Epilogue to: What About Meredith?

Once upon a time, she was me…

ICYMI: Here is the link to my previous post.

Well the two-part season finale has come and gone. IMHO, Grey’s conclusion was honest, and perceptive throughout both episodes. Not only regarding Meredith, but those surrounding her, including friends; his sister, Amelia; and even April Kepner. In fact, the episodes could have accurately been entitled “Portraits of Grief.” How one handles the loss of a loved one is not an A-to-B-to-C progression. It is multifaceted. It has twists, turns, and double backs. It rarely stays the same.

Of course, we were riveted by the young couple and their unborn child involved in a horrific accident: Can they be rescued? Who will be the hero? Will they survive? Romance in all its complexities was portrayed by the Richard-Catherine story line: How do two, strong-willed individuals compromise enough to commit to one another? But the underlying current was grief — in all its guts and glory.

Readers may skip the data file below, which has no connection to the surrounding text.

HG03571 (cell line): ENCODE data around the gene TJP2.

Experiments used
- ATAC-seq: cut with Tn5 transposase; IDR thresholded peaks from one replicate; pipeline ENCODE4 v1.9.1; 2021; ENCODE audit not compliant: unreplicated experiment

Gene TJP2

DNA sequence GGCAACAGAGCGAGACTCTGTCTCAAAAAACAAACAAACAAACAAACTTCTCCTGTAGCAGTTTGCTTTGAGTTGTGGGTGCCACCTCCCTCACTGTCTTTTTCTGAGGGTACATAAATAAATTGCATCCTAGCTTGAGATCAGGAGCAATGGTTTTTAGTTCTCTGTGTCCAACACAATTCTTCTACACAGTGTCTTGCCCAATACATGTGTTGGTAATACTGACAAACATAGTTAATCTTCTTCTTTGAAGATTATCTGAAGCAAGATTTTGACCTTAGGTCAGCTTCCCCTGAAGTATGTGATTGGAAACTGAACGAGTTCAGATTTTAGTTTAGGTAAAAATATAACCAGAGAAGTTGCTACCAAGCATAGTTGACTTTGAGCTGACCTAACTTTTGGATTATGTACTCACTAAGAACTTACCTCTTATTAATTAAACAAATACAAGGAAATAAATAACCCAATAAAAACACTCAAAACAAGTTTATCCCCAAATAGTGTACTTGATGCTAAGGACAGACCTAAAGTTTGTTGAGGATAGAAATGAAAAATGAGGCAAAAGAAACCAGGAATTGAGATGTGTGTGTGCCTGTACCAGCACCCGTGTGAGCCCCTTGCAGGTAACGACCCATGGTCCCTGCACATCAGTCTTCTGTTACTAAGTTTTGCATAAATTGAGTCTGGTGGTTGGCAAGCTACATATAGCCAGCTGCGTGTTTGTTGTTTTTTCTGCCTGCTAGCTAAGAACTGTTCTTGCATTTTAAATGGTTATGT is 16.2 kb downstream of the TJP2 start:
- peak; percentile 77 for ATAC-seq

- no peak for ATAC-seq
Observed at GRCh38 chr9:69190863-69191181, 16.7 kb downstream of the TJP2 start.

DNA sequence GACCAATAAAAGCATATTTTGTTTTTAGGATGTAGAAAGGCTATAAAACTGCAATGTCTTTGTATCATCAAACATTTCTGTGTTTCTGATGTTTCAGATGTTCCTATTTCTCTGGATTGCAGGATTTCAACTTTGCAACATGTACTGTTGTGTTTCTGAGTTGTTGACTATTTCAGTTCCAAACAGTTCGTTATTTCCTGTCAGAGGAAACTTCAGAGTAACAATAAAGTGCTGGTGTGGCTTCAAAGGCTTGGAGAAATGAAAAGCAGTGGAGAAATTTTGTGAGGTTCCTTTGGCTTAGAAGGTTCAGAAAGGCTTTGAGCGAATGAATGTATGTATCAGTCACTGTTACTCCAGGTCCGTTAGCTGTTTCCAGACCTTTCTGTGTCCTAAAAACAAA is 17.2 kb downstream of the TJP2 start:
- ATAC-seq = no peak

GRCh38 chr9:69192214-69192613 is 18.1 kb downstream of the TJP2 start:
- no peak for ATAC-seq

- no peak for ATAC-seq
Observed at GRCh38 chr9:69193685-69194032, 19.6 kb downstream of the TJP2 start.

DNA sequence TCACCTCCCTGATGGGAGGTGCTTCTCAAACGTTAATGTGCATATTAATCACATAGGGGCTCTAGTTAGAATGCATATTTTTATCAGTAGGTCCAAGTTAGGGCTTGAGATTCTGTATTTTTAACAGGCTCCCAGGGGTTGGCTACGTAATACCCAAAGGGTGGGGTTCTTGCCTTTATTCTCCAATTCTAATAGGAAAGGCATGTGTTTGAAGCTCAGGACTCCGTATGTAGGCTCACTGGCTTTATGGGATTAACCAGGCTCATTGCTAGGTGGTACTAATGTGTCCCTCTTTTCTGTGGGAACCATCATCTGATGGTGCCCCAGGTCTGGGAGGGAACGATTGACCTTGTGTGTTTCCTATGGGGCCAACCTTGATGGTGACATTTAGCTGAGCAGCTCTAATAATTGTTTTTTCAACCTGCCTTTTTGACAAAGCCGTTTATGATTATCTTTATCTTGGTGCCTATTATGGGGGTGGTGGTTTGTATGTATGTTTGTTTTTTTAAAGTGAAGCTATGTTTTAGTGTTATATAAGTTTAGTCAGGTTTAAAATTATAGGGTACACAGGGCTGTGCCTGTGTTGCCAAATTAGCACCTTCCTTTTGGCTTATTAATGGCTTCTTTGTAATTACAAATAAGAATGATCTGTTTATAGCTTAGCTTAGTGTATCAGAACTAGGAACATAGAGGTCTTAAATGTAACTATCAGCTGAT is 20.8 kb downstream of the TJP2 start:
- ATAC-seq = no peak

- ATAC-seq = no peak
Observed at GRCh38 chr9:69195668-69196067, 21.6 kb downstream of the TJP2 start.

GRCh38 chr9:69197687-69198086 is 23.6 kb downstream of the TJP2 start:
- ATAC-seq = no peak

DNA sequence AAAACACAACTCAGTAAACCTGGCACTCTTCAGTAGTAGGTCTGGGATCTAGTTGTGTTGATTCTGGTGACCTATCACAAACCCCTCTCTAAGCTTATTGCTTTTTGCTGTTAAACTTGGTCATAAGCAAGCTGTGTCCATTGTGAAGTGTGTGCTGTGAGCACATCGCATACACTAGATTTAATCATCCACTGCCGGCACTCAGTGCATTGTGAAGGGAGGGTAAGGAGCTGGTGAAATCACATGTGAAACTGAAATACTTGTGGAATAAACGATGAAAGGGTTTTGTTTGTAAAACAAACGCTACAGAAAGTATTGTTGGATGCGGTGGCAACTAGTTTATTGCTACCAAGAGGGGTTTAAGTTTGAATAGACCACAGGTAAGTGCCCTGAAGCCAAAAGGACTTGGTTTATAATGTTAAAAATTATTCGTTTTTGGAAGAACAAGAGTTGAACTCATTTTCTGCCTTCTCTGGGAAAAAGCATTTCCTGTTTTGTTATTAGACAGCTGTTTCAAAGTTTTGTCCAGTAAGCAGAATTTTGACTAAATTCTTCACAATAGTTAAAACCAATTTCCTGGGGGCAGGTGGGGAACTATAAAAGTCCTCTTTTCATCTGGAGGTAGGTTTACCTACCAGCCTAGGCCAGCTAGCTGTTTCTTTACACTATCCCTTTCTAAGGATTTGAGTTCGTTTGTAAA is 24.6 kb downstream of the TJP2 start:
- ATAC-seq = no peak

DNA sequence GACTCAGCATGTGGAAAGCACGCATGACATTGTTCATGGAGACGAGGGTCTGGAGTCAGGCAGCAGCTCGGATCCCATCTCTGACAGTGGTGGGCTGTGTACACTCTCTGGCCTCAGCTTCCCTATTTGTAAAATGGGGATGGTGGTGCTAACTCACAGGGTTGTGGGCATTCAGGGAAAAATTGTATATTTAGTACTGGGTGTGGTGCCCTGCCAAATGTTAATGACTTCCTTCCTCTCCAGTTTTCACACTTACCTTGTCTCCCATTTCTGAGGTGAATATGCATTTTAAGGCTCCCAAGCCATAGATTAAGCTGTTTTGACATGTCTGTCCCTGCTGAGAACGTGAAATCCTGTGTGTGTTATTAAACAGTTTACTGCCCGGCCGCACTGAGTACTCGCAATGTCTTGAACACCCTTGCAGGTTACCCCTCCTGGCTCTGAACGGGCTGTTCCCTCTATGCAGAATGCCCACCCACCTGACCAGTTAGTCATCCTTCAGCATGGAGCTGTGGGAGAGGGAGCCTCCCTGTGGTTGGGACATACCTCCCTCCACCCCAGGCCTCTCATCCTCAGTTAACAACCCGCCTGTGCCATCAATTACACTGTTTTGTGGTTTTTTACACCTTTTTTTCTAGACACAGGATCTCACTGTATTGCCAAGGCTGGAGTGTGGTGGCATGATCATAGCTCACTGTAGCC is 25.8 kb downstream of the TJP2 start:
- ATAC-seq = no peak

We soon learn the Meredith packed up the kids and slipped away in the middle of the night. Gone for a year, we are shown snippets of how her friends deal with her absence. At first they are worried, then frantic. A little pissed off; most of them resign themselves to Meredith being Meredith. What she, the new widow, failed to understand is a concept that took me a while to realize: you are not alone in your loss and are now a role model for how to grieve. Your closest companions, family, in-laws, and colleagues have lost someone as well and are unsure of how to handle it. They need to see that you are OK, that you are coping, moving on — surviving — before they can as well. In a twisted way, their lack of composure is comforting; at least it was for me.

It demonstrated that my husband’s life resonated with others, that he mattered, that he wouldn’t be forgotten.

This is not to say I don’t admire Meredith for her selfishness. I am actually jealous. Her kids aren’t of school age. She had the financial resources to disappear. It was a luxury that few widows have, but secretly crave. All in all, it was a perfect metaphor for the sense of suspended animation you are in for a least a year. The world continues to rotate; life goes on, no matter how enveloped in grief you are. She was able to get off the infamous carousel for a while and just breathe.